Greer is an idealistic college student when she first encounters eminent feminist Faith Frank (her name, like Greer’s, is rather too pointed) in 2006. Nevertheless, Greer manages to make an impression on Faith, and after graduation, she ends up working for Faith’s new women’s foundation, Loci, which publicly promotes wealthy, corporate feminism but promises to do small-scale good for disadvantaged groups as well through its ‘special projects’. Greer is initially won over by Faith’s vision, but as she learns more about Loci, disillusionment begins to set in. The Female Persuasion sells itself as being about this encounter between two generations of feminism, but its energy seems to be elsewhere, following the stories of Greer’s high school Portuguese boyfriend, Cory, and her college best friend, Zee, who initially identifies as a lesbian but later decides that it’s ‘gone the way of the cassette tape… Queer felt stronger, queerer, its difference front and center’. Ironically, given that Greer will go on to publish a popular feminist book called Outside Voices, her perspective is that of an insider’s; despite straitened financial circumstances, her family are middle-class hippies fallen on hard times, and they’re there for her when she really needs them. For this reason, both she and Faith quickly become rather tiresome, and I wished that Cory and, especially, Zee, could have been more central.
Unlike Wolitzer’s The Interestings, which I found a bit of a slog, The Female Persuasion is incredibly readable in the same way as Jeffrey Eugenides’s The Marriage Plot or Chad Harbach’s The Art of Fielding are readable; I gulped it down. Nevertheless, its central plotline doesn’t have much to say about the politics of feminism, and what it does have to say is rather misleading. Most obviously, it suggests that second-wave feminism was for wealthy white straight women, and that third-wave feminism is primarily differentiated from the earlier movement by being more intersectional, concerned with the rights of women of colour, of sex workers and LBTQ women. This is a myth that I am continually trying to challenge when I teach courses on the history of feminism, a myth that erases the work of lesbian and bisexual women, working-class women, and women of colour, and also the attempts (though often misguided and patronising) of more privileged women to engage with these critiques. If you want to learn more, the resources on Deborah Cameron’s website, Re-reading The Second Wave, are a good place to start. It might be argued that Faith is not meant to represent all second-wave feminists, just a particular type, and this is fair enough; BUT, given dominant beliefs about feminist history in both Britain and the USA, this leaves too much space for misunderstanding, and the book’s Goodreads reviews make dismaying reading.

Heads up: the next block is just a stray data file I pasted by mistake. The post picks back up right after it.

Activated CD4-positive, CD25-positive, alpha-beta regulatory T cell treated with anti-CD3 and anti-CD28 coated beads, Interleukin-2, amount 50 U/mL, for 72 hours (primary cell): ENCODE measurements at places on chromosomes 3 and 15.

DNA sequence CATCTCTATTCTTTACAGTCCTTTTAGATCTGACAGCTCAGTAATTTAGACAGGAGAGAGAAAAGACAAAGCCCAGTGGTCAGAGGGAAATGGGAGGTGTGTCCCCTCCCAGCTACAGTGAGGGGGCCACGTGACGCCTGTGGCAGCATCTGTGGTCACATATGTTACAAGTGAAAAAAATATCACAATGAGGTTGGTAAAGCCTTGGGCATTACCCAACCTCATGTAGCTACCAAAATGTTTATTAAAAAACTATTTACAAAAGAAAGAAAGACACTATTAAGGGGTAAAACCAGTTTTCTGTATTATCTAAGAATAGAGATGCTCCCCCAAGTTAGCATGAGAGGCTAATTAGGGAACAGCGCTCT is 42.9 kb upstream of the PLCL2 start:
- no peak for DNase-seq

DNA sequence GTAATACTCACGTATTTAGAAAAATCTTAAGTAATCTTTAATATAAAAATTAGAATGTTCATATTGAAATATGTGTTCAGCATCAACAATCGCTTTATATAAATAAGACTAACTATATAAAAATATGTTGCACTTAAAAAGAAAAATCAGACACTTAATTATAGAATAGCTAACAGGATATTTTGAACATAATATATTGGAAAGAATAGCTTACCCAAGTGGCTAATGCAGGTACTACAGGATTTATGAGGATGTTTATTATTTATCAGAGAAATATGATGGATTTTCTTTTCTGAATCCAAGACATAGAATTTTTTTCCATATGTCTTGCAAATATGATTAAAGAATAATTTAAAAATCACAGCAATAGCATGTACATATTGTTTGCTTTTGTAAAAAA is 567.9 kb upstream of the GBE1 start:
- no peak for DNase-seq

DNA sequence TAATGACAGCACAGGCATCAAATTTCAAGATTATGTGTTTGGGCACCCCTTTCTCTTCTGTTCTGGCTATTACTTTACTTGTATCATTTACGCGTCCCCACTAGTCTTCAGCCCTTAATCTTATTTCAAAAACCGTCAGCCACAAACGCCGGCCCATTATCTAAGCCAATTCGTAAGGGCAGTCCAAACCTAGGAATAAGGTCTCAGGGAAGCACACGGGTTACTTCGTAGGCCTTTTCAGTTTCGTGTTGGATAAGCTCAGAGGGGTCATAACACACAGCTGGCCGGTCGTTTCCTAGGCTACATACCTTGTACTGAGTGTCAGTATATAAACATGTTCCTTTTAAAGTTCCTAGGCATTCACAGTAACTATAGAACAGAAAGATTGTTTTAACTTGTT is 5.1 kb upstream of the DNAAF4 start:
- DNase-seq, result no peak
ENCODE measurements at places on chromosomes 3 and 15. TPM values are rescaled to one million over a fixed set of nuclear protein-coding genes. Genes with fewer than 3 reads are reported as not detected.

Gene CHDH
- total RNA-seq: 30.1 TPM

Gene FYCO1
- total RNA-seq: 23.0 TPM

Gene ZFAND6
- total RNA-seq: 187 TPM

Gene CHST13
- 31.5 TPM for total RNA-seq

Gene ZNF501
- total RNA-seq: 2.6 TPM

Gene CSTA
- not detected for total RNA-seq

Moreover, even if you buy the idea that third-wave feminism is genuinely more intersectional, rather than being as ridden with racism and homophobia as earlier incarnations of the movement, it’s hard to get away from the fact that this isn’t a very intersectional book. Greer herself is definitely not a representative of a younger and more radical feminism; she confronts Faith because she’s wrestling over questions of personal morality, not because they have vast political differences. While The Female Persuasion does foreground a character of colour and a queer woman in Cory and Zee, both characters are tangential to the political plot; Wolitzer seems to be using them to highlight a more interpersonal dimension to feminism, the idea of leading a feminist life rather than simply grandstanding on a stage. And yet I felt this view itself was somewhat outdated. I’d love to see women disagreeing over matters of political principle, as second-wave feminists often did, rather than over broken friendships. While I applaud Wolitzer’s emphasis on feminism as a practice that obviously takes place outside the organised feminist movement, among people who may not even call themselves feminists, this doesn’t address the question of how feminists who do devote their life to feminist campaigning ought to organise. In The Female Persuasion, the personal is certainly political; but I guess, for me, the political was also a little too personal.